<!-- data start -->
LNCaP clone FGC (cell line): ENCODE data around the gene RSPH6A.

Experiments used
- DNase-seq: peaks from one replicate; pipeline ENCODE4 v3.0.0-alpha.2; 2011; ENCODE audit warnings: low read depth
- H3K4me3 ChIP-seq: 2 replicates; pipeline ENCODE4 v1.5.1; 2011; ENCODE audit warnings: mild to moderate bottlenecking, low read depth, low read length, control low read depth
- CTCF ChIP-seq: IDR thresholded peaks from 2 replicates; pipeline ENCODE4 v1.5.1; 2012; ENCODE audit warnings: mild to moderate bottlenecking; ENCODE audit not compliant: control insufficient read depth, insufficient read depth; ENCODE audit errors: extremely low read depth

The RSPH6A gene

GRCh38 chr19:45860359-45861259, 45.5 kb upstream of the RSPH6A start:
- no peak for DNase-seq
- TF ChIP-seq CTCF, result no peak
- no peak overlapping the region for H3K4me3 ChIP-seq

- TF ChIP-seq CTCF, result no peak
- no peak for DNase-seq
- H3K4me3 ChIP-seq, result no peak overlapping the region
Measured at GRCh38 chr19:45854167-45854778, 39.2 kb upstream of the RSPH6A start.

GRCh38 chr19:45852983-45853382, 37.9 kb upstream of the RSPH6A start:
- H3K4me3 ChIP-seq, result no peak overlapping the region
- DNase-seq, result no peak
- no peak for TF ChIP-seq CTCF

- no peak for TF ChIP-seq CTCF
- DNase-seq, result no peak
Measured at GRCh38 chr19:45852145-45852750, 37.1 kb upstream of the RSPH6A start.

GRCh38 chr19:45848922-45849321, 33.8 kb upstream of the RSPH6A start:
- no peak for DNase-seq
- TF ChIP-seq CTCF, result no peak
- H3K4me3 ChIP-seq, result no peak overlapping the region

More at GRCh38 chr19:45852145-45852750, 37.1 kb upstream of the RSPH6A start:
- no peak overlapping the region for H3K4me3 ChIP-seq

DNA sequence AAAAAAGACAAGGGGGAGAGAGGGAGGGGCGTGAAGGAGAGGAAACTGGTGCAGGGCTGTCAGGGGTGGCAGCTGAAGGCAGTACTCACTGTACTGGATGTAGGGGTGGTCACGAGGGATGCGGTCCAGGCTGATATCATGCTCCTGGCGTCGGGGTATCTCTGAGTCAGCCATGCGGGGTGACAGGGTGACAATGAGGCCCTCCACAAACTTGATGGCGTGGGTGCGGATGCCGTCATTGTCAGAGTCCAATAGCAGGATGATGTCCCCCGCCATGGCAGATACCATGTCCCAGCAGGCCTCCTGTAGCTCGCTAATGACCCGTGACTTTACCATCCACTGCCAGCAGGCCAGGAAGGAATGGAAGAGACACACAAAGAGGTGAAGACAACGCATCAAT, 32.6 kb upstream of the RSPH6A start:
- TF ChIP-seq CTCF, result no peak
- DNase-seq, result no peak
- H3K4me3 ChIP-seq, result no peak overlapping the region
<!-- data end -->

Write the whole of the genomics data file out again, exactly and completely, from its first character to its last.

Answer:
LNCaP clone FGC (cell line): ENCODE data around the gene RSPH6A.

Experiments used
- DNase-seq: peaks from one replicate; pipeline ENCODE4 v3.0.0-alpha.2; 2011; ENCODE audit warnings: low read depth
- H3K4me3 ChIP-seq: 2 replicates; pipeline ENCODE4 v1.5.1; 2011; ENCODE audit warnings: mild to moderate bottlenecking, low read depth, low read length, control low read depth
- CTCF ChIP-seq: IDR thresholded peaks from 2 replicates; pipeline ENCODE4 v1.5.1; 2012; ENCODE audit warnings: mild to moderate bottlenecking; ENCODE audit not compliant: control insufficient read depth, insufficient read depth; ENCODE audit errors: extremely low read depth

The RSPH6A gene

GRCh38 chr19:45860359-45861259, 45.5 kb upstream of the RSPH6A start:
- no peak for DNase-seq
- TF ChIP-seq CTCF, result no peak
- no peak overlapping the region for H3K4me3 ChIP-seq

- TF ChIP-seq CTCF, result no peak
- no peak for DNase-seq
- H3K4me3 ChIP-seq, result no peak overlapping the region
Measured at GRCh38 chr19:45854167-45854778, 39.2 kb upstream of the RSPH6A start.

GRCh38 chr19:45852983-45853382, 37.9 kb upstream of the RSPH6A start:
- H3K4me3 ChIP-seq, result no peak overlapping the region
- DNase-seq, result no peak
- no peak for TF ChIP-seq CTCF

- no peak for TF ChIP-seq CTCF
- DNase-seq, result no peak
Measured at GRCh38 chr19:45852145-45852750, 37.1 kb upstream of the RSPH6A start.

GRCh38 chr19:45848922-45849321, 33.8 kb upstream of the RSPH6A start:
- no peak for DNase-seq
- TF ChIP-seq CTCF, result no peak
- H3K4me3 ChIP-seq, result no peak overlapping the region

More at GRCh38 chr19:45852145-45852750, 37.1 kb upstream of the RSPH6A start:
- no peak overlapping the region for H3K4me3 ChIP-seq

DNA sequence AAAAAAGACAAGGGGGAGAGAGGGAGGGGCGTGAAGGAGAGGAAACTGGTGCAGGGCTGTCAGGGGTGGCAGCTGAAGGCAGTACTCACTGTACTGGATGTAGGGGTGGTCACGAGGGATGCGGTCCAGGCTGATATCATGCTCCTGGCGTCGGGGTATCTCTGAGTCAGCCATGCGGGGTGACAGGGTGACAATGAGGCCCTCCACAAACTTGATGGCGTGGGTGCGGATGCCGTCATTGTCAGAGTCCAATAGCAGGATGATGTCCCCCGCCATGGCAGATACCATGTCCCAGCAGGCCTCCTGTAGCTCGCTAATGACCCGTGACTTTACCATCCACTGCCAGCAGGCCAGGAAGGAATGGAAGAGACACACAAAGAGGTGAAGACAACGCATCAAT, 32.6 kb upstream of the RSPH6A start:
- TF ChIP-seq CTCF, result no peak
- DNase-seq, result no peak
- H3K4me3 ChIP-seq, result no peak overlapping the region